"Your victory has demonstrated that no person anywhere in the world should not dare to dream of wanting to change the world for a better place." -- Mandela

          by agoldnyc on Sun May 05, 2013 at 11:02:10 AM PDT

          [ Parent ]

          •  From Wikipedia (0+ / 0-)
            On Israeli settlements on the Golan Heights and in Hebron, in a 1976 interview with Rami Tal, as quoted in Associated Press reports (11 May 1997)
            Along the Syria border there were no farms and no refugee camps — there was only the Syrian army... The kibbutzim saw the good agricultural land ... and they dreamed about it... They didn't even try to hide their greed for the land... We would send a tractor to plow some area where it wasn't possible to do anything, in the demilitarized area, and knew in advance that the Syrians would start to shoot. If they didn't shoot, we would tell the tractor to advance further, until in the end the Syrians would get annoyed and shoot. And then we would use artillery and later the air force also, and that's how it was...The Syrians, on the fourth day of the war, were not a threat to us.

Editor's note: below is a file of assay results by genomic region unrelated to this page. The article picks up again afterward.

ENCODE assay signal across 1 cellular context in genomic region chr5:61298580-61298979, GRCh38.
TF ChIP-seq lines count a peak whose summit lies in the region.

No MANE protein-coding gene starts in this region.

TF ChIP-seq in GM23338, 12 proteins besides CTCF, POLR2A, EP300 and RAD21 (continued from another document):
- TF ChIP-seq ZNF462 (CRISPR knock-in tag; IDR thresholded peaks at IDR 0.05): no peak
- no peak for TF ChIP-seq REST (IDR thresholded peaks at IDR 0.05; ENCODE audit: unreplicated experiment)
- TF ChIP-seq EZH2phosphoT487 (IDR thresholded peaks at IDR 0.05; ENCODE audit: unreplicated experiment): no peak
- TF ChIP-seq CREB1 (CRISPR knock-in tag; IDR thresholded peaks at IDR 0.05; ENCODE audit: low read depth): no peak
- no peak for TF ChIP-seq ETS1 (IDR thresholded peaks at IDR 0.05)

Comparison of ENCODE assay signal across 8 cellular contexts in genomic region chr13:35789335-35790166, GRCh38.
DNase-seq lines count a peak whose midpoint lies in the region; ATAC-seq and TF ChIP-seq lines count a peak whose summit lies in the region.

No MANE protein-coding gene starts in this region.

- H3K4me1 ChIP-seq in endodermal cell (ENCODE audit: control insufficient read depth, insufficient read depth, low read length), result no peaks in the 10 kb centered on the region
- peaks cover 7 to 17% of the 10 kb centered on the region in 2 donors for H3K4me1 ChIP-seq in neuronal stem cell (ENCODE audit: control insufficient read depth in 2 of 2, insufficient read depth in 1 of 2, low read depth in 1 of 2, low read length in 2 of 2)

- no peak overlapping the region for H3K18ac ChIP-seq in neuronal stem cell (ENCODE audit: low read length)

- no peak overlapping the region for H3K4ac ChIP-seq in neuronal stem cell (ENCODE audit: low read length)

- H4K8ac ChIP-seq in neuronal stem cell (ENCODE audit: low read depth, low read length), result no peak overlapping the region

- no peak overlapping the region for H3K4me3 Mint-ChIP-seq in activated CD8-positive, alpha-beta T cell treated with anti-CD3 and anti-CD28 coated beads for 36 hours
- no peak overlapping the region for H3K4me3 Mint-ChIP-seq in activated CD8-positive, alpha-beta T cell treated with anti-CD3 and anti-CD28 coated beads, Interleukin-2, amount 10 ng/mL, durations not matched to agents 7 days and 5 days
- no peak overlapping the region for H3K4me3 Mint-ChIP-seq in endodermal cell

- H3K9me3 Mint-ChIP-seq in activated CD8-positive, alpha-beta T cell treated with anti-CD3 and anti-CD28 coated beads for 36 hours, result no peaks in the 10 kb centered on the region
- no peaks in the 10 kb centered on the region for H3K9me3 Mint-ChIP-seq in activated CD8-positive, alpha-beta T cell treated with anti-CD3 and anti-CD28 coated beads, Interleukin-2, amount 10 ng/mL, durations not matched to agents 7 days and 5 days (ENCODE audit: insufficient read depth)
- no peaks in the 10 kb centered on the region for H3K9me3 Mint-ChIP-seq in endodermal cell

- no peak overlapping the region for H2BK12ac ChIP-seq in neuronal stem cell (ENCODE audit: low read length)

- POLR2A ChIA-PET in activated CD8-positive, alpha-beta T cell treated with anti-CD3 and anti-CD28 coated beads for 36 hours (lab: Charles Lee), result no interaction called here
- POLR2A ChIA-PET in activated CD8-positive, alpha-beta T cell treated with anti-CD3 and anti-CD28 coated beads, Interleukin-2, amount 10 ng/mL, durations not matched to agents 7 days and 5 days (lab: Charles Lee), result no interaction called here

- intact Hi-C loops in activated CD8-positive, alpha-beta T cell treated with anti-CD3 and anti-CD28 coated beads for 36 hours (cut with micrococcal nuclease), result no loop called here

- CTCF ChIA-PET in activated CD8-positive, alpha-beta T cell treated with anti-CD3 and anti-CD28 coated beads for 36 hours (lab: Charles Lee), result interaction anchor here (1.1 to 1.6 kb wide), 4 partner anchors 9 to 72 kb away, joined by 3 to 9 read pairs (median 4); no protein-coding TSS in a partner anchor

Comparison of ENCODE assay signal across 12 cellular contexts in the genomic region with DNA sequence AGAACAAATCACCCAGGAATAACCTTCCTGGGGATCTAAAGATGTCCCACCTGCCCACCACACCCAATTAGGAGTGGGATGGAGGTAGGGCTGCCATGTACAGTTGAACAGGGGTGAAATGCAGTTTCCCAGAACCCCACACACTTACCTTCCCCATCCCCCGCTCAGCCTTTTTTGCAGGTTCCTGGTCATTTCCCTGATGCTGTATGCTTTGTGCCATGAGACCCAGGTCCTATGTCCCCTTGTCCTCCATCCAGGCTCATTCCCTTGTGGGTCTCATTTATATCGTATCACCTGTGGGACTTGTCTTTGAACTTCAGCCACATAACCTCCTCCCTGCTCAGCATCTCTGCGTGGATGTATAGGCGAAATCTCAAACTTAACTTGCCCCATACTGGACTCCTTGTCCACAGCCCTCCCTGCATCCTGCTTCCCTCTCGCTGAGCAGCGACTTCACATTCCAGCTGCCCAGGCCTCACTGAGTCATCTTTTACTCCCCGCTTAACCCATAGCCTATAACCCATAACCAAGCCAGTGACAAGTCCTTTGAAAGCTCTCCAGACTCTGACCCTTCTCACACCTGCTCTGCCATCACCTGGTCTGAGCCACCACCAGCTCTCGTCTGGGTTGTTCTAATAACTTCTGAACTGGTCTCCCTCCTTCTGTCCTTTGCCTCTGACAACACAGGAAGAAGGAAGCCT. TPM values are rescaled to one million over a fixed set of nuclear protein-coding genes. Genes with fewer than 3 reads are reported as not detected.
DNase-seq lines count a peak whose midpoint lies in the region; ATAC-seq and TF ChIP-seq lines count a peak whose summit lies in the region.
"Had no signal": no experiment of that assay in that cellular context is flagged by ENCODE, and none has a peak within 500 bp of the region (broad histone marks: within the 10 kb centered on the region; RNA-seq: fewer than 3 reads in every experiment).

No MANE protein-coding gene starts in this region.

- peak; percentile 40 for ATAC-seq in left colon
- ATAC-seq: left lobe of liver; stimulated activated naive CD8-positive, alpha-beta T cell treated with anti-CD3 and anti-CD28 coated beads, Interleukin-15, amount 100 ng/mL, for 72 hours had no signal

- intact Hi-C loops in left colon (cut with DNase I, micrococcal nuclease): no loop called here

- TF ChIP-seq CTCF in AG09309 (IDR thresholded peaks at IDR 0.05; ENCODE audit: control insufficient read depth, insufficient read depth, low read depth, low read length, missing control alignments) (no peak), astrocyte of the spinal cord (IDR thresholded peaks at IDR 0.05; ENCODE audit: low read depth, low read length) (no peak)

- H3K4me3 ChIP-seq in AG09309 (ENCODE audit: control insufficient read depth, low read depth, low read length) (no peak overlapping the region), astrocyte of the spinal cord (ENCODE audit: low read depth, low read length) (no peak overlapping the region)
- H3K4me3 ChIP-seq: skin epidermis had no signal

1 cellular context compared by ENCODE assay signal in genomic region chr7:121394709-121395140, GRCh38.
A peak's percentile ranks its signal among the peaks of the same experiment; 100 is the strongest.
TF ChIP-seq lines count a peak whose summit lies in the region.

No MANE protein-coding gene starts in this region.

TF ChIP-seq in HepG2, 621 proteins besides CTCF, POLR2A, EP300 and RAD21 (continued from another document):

On pre-1967 clashes with the Syrians, in a 1976 interview with Rami Tal, as quoted in The New York Times and Associated Press reports (11 May 1997)
    •  I believe the attack (5+ / 0-)

      should be considered Obama's response to Syria's alleged use of chemical weapons against the opposition.

      The target, as I understand it, was a research facility, and it is unlikely Israel would have acted so boldly without at least a wink from the US.

      When the union's inspiration /Through the workers' blood shall run /There can be no power greater /Anywhere beneath the sun /Solidarity Forever!

      by litho on Sun May 05, 2013 at 05:11:26 AM PDT

      [ Parent ]

      •  Reports are (1+ / 0-)
        Recommended by:
        skohayes

        the targets were conventional weapons allegedly destined for hezbollah.  Also two battalions of Assads top tier troops.  havent seen a casualty count yet.

        The January strike was specifically to take out a moving convoy of SA-17s, which are defensive weapons and represent no direct threat to Israel's territory or people, but could deny or restrict Israel's ability to transit Lebanese Airspace.